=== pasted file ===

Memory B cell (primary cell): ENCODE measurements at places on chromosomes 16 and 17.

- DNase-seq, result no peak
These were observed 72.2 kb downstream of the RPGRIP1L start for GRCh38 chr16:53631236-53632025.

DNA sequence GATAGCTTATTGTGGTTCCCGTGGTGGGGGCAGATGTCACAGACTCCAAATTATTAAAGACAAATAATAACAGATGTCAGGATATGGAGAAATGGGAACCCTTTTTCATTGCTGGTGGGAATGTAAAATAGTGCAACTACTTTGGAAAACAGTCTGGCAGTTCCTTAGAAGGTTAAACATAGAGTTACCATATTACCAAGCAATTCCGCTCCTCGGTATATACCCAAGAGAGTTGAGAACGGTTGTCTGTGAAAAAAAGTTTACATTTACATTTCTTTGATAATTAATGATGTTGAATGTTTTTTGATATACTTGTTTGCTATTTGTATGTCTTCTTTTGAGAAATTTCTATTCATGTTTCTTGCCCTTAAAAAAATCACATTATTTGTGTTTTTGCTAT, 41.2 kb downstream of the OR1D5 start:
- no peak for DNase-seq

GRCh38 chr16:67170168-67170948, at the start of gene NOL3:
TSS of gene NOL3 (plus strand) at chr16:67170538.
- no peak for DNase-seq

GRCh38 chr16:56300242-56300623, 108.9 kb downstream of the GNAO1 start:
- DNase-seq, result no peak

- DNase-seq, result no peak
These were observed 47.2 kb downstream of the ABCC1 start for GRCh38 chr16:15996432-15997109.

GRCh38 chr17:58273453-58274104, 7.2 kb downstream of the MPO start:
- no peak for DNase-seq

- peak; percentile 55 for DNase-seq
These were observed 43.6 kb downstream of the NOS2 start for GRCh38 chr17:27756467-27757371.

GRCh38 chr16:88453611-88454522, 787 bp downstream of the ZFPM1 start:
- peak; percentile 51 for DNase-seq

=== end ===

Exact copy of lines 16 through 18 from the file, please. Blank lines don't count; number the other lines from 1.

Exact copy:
These were observed 43.6 kb downstream of the NOS2 start for GRCh38 chr17:27756467-27757371.

GRCh38 chr16:88453611-88454522, 787 bp downstream of the ZFPM1 start:
- peak; percentile 51 for DNase-seq